I have made some of these photos into postcards which you can buy here.
We were back in the US of A on furlow (my folks were missionaries so we came back to the States once every three years to see the relatives) that year and were staying in LA for part of the Olympics, we got to see a field hockey game and an equestrian race or something I vaguely remember. I even wrote a report on Mark Spitz (where is he now?). This was the Olympics that Russia didn’t come for, to the shock and horror for McDonalds. That year they were running a give-away of a Big Mac for every gold medal the US athletes won and various other things for the other medals. Our father took us on a road trip up the coast to Seattle, visiting friends and keeping us out of our mother’s hair (my mother was on the verge of giving birth to my youngest brother so was at Grandma’s place resting up). We lived on McDonalds burgers, fries and shakes that summer for free as the US athletes took home all the medals. McDonalds suffered some losses I believe and never ran such a campaign again. Their presence is hot and heavy here at the 2010 Olympics…and I have one question…do Olympic athletes really eat McDonalds? Well, all of that to say that despite the fact that I abhor large sporting events, I have to confess it is impossible not to get caught up in the excitement of the Olympics.
With the death of an athlete before the games even began and many more serious injuries in the first week, I really hope that the world will recognize that the costs of these games is too high, it has gotten way out of hand. Although honestly I have no real idea of how hard those athletes work to get that amazing minute with the sunlight of the whole world shinning on them, I think that if these athletes had a chance to really see and speak to the people whose lives are stolen by the incredible cost (I heard that $10,000 an hour was being spent to fly snow to Cypress so the events could go on in the incredibly warm spring weather we are having here!). Once we really understand the costs we will wake up and recognize that we should be channelling that money into true earth healing before it is too late.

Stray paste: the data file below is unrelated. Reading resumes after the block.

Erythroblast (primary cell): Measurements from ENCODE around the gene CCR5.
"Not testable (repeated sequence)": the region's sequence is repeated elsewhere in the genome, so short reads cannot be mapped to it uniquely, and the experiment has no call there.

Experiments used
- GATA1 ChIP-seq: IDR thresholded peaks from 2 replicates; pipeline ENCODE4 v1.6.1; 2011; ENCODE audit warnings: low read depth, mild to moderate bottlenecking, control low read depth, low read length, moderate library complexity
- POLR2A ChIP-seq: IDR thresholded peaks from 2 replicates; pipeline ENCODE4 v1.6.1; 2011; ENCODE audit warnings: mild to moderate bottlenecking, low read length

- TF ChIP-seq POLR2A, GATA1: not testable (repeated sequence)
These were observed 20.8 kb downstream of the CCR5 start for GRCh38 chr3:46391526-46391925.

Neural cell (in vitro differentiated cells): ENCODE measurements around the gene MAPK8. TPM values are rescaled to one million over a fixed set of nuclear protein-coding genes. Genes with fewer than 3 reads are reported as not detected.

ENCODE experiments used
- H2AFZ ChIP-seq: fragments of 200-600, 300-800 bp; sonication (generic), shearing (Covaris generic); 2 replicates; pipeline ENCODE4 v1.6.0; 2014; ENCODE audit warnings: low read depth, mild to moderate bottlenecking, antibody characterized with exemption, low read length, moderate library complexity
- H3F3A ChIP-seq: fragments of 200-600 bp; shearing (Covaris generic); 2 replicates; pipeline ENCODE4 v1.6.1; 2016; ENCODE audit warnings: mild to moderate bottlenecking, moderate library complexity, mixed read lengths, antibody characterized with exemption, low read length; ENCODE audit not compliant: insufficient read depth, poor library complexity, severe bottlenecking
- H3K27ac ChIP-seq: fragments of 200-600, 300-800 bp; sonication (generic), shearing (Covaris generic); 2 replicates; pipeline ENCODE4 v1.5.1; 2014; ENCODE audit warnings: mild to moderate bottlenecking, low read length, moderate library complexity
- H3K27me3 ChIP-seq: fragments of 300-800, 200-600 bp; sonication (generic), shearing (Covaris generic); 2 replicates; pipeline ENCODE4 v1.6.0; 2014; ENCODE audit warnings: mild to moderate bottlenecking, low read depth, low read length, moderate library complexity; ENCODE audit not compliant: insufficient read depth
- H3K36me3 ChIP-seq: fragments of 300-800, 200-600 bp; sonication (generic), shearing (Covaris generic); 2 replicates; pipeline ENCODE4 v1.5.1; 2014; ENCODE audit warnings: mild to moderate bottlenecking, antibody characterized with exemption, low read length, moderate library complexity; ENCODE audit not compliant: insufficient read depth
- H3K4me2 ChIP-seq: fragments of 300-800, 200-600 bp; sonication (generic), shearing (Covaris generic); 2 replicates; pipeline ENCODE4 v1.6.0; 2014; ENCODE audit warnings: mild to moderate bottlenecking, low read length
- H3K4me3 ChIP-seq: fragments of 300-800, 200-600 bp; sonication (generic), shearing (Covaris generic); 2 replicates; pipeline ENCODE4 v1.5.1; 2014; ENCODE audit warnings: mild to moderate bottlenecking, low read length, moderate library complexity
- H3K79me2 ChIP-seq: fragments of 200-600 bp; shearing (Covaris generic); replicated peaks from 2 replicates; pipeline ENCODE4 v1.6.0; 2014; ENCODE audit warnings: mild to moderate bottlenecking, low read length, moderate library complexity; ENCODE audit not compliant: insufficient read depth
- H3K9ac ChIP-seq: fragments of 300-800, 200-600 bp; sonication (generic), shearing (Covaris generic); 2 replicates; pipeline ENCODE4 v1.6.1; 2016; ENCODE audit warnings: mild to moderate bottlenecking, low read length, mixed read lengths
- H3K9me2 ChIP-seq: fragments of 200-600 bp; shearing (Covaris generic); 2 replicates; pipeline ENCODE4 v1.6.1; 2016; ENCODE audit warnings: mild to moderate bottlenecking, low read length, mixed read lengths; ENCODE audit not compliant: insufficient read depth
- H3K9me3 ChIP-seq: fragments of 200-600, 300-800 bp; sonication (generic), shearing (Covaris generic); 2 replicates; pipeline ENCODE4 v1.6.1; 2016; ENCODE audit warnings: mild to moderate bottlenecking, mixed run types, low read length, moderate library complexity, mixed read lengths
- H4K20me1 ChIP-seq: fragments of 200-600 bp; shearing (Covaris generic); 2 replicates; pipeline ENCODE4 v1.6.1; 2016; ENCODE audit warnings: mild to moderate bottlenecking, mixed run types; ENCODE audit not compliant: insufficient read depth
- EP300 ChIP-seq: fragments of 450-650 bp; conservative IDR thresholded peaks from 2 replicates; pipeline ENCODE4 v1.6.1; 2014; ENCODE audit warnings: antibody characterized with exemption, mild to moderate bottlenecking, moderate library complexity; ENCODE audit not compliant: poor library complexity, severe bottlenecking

I better go to bed now, so I hope this makes a little sense and I will talk about February 14th in Chinatown this year which was also one of conflicting energies — Chinese New Year celebrations bringing in the year of the tiger and a memorial for the missing and murdered women of the Down Town East Side (DTES). These events were held about two blocks away from each other. One was of exuberance and the other was collectively directed inward with deep pain and love, but steadfastly looking and speaking out despite the pain. It is great to be in a city that has all of these interacting energies that have a place to be heard. I have lived in places where such things are only dreamt of.
[…] slow ride home) I was really glad that I hadn’t gone and worked for the hyper-industrialized Molson Hockey House (I accidentally got an email they sent out to all their staff demanding their hats back–I […]